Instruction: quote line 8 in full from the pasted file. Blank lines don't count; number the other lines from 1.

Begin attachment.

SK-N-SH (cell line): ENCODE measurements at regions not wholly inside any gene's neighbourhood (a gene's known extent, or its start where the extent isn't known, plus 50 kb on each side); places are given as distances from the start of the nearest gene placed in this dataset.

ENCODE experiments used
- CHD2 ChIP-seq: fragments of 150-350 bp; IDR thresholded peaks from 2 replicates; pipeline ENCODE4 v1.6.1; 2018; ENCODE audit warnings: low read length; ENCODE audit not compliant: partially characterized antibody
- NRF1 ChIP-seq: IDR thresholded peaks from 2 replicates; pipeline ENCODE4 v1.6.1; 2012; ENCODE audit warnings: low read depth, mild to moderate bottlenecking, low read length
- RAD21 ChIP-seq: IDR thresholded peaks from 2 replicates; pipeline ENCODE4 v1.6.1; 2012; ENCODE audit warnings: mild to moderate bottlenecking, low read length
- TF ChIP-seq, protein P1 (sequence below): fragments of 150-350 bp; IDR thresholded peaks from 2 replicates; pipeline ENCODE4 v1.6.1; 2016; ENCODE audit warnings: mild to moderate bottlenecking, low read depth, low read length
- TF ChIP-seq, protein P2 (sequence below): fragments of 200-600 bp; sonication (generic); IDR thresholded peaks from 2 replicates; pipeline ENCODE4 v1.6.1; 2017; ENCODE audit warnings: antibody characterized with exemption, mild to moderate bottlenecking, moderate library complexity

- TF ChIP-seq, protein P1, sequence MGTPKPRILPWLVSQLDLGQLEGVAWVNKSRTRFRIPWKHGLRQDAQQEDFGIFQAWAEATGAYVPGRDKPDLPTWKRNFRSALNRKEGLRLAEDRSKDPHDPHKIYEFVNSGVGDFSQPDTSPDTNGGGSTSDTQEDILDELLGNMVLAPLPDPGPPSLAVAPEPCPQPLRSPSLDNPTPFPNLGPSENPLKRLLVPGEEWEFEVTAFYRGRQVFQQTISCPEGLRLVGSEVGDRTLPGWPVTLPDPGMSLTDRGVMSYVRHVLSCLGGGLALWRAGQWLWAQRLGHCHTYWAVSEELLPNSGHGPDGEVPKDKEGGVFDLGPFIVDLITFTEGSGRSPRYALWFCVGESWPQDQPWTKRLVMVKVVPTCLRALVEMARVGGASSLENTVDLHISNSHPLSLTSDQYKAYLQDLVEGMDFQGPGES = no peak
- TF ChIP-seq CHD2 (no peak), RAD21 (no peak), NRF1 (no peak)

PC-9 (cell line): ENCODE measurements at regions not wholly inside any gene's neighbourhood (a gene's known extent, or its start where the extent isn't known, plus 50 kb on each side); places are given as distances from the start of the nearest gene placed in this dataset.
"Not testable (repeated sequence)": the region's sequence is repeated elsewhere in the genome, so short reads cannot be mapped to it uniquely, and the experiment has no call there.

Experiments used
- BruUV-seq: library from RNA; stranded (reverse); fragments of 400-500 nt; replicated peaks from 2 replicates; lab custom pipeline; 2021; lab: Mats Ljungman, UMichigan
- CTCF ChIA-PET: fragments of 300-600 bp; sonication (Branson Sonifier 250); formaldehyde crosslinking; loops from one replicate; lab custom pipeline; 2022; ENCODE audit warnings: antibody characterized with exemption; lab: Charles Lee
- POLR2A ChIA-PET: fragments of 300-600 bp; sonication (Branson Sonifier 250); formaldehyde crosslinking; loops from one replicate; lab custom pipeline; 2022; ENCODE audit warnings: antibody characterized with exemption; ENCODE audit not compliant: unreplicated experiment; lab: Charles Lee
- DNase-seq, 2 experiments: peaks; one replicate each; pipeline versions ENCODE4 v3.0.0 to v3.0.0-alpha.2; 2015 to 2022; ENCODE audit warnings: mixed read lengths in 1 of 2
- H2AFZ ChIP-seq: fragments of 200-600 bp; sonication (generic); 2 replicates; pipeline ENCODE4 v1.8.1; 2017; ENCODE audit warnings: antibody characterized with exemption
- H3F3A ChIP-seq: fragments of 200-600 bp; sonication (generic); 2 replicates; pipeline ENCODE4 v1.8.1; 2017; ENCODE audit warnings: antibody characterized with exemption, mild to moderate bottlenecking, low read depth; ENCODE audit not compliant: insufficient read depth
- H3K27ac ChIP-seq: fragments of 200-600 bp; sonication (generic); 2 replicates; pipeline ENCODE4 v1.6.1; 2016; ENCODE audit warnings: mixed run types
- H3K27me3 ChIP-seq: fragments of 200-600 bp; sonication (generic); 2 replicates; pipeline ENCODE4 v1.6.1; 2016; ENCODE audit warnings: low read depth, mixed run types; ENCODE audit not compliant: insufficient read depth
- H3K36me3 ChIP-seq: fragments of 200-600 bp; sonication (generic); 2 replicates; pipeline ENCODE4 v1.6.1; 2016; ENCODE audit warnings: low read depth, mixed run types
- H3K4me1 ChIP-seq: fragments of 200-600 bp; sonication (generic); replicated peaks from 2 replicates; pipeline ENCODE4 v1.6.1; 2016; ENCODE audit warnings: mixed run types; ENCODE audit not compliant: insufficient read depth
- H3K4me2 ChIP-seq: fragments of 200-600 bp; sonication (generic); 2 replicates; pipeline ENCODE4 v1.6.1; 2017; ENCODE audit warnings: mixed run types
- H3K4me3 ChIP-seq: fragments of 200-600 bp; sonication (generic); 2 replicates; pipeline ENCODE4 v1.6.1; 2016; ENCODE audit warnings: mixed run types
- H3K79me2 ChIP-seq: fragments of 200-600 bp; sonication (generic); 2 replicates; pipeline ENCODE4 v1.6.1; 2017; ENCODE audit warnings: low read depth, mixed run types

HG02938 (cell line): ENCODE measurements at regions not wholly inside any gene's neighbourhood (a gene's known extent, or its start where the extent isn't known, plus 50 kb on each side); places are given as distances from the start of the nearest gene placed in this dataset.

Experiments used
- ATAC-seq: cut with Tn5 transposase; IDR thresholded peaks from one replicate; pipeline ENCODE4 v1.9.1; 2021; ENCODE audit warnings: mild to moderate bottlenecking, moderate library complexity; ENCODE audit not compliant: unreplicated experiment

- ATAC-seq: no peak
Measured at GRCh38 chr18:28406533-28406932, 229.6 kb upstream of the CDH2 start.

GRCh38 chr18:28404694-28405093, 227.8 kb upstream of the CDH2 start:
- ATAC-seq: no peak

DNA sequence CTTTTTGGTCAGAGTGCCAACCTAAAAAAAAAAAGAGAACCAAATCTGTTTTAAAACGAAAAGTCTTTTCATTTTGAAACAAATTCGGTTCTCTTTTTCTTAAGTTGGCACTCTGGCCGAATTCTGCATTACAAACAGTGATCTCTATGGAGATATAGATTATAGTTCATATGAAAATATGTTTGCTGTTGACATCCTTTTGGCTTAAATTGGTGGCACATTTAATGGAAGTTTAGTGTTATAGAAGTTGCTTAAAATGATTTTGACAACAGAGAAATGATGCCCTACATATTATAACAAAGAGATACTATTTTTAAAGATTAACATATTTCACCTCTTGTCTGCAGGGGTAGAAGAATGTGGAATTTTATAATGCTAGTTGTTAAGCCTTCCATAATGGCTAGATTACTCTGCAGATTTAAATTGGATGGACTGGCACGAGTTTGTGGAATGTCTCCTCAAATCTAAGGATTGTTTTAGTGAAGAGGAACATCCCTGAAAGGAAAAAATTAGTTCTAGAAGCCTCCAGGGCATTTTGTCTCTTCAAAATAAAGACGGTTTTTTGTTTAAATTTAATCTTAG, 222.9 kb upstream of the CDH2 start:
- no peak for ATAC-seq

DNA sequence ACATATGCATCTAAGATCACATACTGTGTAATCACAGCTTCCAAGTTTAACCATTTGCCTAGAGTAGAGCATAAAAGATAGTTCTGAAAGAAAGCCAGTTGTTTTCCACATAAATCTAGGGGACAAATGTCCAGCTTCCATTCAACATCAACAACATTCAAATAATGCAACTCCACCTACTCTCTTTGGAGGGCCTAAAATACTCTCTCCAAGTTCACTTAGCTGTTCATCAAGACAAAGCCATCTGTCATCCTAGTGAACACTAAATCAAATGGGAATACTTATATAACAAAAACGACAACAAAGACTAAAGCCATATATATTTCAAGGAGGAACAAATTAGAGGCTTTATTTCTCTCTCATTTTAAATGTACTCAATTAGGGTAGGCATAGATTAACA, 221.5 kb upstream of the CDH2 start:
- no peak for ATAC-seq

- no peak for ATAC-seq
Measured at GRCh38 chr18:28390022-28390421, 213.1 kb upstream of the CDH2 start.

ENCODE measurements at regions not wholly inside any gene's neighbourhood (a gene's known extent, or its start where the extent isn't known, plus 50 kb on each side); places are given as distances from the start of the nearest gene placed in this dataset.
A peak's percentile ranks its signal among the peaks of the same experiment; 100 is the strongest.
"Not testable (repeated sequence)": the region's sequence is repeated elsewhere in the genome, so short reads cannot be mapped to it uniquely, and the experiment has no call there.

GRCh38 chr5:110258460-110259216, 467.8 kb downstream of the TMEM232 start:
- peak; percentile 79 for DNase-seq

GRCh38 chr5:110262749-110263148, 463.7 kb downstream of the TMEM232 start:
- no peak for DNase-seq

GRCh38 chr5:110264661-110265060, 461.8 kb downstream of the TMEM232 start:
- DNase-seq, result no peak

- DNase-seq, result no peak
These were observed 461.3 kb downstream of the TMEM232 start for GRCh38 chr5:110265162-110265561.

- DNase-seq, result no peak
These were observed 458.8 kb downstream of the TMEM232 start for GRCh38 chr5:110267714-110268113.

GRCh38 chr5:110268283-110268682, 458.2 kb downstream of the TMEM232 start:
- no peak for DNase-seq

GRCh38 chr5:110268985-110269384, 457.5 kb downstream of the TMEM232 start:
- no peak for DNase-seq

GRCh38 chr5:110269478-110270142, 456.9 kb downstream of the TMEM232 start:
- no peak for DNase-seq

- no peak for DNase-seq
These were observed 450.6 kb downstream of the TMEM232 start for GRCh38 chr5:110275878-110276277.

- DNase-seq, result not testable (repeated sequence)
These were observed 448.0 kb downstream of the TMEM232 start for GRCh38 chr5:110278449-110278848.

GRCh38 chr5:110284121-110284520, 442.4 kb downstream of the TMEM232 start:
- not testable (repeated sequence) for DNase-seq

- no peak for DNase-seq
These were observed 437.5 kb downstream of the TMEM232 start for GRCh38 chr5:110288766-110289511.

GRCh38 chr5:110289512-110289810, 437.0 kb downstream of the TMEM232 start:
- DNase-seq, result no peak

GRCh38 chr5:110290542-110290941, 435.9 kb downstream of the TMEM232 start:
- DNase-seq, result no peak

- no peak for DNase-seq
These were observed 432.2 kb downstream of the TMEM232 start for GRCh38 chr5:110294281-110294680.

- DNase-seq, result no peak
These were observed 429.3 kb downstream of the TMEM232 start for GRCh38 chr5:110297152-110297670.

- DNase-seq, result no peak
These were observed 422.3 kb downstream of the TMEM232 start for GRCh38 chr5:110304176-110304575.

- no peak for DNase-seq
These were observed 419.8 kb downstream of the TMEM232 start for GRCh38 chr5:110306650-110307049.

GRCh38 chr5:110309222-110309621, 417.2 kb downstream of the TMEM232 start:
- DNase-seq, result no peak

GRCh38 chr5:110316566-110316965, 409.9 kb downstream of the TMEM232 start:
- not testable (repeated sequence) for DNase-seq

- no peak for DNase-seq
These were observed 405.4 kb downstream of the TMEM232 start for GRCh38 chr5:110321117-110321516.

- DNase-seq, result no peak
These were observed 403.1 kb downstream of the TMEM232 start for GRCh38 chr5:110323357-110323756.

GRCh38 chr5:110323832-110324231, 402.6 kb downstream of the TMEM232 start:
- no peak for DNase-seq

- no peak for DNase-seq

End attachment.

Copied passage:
- TF ChIP-seq, protein P1, sequence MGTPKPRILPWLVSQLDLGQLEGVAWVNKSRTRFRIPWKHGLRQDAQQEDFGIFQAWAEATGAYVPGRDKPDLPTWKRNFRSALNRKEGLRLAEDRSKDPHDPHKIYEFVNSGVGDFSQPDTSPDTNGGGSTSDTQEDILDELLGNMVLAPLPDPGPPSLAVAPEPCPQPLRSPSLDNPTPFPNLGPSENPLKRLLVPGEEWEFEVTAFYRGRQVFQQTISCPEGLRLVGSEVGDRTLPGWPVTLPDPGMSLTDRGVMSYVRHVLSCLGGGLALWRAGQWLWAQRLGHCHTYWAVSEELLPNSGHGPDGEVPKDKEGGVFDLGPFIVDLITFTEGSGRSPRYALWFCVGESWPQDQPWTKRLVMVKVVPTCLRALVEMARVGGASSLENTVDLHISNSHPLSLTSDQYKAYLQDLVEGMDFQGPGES = no peak